• Your surgeon will remove the part of your esophagus where the cancer or other problems are.
  • Your surgeon will join together your rebuilt esophagus and stomach in your neck.
  • Lymph nodes in your neck and chest may also be removed if cancer has spread to them.
  • Your surgeon will place a feeding tube in your small intestine so that you can be fed while you are recovering from the surgery.

Trans-thoracic esophagectomy:

  • Your surgeon will make two cuts, one in your right chest and one in your upper belly.
  • Your surgeon will close off one part of your stomach with staples and cut this section off. This part of your stomach will be used to form a new tube to replace the part of your esophagus that is cut out.
  • Your surgeon will remove the part of your esophagus where the cancer or other problems are.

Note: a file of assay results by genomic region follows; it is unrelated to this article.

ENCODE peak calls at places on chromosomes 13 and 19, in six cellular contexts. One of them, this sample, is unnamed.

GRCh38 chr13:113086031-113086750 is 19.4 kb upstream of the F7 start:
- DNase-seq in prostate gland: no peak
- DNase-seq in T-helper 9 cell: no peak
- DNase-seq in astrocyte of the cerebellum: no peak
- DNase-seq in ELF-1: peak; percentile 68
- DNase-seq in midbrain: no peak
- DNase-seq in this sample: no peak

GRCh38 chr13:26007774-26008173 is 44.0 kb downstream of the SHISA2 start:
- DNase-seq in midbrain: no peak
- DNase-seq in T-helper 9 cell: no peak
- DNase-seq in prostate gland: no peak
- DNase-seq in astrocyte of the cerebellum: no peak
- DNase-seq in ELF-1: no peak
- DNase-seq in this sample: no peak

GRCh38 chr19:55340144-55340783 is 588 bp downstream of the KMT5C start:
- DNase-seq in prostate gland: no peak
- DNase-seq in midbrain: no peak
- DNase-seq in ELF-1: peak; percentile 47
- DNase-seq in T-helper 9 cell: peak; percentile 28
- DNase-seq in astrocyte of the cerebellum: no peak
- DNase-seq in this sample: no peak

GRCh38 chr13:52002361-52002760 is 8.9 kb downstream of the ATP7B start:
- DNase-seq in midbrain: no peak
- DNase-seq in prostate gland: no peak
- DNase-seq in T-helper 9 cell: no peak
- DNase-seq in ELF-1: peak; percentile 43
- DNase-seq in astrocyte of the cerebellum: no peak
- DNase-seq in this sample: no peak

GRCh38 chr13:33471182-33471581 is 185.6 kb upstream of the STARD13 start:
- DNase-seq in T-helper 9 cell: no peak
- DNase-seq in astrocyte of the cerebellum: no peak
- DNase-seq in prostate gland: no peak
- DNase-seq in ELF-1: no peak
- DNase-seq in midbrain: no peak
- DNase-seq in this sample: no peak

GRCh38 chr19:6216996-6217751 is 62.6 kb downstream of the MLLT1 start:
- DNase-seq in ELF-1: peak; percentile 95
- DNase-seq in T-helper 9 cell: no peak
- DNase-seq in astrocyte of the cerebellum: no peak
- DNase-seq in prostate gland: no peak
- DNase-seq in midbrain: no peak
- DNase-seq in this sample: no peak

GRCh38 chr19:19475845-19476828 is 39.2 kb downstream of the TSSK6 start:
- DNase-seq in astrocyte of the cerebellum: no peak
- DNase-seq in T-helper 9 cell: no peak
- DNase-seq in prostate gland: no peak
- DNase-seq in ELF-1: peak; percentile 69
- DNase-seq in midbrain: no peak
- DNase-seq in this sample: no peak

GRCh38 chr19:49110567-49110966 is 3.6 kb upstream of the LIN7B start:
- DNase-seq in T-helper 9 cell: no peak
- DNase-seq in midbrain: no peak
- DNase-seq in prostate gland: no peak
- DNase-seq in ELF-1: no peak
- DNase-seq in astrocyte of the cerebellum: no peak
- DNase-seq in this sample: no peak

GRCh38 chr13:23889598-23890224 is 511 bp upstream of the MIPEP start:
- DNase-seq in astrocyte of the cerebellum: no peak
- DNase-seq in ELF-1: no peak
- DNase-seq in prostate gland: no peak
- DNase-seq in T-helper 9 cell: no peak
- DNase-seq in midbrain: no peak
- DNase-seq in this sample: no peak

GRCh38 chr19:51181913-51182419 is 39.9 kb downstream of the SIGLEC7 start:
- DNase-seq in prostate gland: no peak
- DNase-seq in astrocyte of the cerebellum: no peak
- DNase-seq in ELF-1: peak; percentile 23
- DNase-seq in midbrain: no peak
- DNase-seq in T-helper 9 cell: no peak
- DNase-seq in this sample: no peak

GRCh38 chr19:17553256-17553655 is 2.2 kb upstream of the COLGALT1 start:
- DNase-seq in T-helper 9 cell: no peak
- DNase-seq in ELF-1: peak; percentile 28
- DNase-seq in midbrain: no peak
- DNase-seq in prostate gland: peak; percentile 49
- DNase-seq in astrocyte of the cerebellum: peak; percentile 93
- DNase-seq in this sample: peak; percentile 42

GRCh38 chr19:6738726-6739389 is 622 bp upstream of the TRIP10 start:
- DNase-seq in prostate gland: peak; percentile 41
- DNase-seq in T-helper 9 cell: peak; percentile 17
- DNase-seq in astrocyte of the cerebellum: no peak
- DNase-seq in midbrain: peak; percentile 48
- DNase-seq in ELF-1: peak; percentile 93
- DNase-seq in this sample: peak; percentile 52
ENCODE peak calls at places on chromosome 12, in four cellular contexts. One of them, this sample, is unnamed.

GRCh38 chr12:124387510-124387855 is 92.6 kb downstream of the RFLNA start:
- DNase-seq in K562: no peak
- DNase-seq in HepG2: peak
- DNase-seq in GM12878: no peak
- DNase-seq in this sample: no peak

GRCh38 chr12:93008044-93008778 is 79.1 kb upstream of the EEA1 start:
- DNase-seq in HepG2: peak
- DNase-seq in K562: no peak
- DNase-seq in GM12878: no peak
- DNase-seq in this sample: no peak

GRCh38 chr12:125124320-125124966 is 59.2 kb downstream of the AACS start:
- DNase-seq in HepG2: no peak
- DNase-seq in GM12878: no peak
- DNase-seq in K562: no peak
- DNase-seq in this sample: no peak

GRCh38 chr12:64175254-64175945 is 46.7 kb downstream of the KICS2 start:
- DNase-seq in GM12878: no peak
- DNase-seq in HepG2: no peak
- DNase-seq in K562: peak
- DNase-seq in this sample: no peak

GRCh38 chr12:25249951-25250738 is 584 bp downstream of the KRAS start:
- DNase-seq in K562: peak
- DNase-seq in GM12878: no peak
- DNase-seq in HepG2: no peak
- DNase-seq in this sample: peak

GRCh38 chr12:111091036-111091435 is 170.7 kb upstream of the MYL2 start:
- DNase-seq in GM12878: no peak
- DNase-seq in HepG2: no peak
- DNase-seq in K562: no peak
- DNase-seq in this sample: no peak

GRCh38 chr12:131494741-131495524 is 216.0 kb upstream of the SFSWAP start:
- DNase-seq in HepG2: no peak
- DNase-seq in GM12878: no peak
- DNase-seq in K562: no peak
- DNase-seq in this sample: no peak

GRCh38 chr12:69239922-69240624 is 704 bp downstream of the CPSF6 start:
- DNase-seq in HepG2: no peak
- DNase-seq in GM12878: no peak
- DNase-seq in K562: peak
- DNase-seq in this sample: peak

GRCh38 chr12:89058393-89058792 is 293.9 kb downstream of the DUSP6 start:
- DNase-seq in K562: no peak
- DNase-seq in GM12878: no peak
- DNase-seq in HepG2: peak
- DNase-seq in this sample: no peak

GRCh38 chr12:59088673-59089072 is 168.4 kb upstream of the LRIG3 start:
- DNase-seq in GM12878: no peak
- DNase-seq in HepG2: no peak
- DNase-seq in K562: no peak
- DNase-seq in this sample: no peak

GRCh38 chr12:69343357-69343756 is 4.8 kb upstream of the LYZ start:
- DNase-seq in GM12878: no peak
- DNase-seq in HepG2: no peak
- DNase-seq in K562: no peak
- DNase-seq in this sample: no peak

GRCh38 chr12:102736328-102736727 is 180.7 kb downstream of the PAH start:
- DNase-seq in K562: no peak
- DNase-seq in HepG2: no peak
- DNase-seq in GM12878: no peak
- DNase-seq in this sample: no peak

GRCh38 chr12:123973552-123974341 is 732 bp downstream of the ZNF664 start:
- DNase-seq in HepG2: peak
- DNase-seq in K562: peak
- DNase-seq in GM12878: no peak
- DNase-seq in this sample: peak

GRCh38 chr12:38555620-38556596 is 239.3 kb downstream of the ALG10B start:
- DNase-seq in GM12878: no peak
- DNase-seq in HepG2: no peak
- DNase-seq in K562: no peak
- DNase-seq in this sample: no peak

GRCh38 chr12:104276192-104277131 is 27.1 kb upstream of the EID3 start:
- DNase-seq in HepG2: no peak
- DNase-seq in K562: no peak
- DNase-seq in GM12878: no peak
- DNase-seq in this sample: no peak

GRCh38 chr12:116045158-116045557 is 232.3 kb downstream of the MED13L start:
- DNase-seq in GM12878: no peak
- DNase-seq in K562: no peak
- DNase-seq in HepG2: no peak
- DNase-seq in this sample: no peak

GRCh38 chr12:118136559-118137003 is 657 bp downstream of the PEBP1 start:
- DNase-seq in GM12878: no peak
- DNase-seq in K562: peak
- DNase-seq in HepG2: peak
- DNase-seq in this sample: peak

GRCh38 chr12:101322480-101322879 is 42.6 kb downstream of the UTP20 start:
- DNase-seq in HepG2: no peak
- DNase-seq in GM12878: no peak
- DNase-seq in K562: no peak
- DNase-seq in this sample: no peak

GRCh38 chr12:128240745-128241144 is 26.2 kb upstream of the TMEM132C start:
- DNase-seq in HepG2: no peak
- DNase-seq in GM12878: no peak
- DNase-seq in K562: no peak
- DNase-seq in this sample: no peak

• Your surgeon will join together your rebuilt esophagus and stomach in your neck or chest.
  • Lymph nodes in your neck and chest may also be removed if cancer has spread to them.
  • Your surgeon will place a feeding tube in your small intestine so that you can be fed while you are recovering from the surgery.

Your surgeon may also examine and do a biopsy of the lymph nodes in your belly to see if the cancer has spread to them.

En bloc esophagectomy is another type of esophagectomy. It is the most invasive of these procedures.

  • To do it, your surgeon will make large cuts in your neck, chest, and belly. All of your esophagus and part of your stomach will be removed.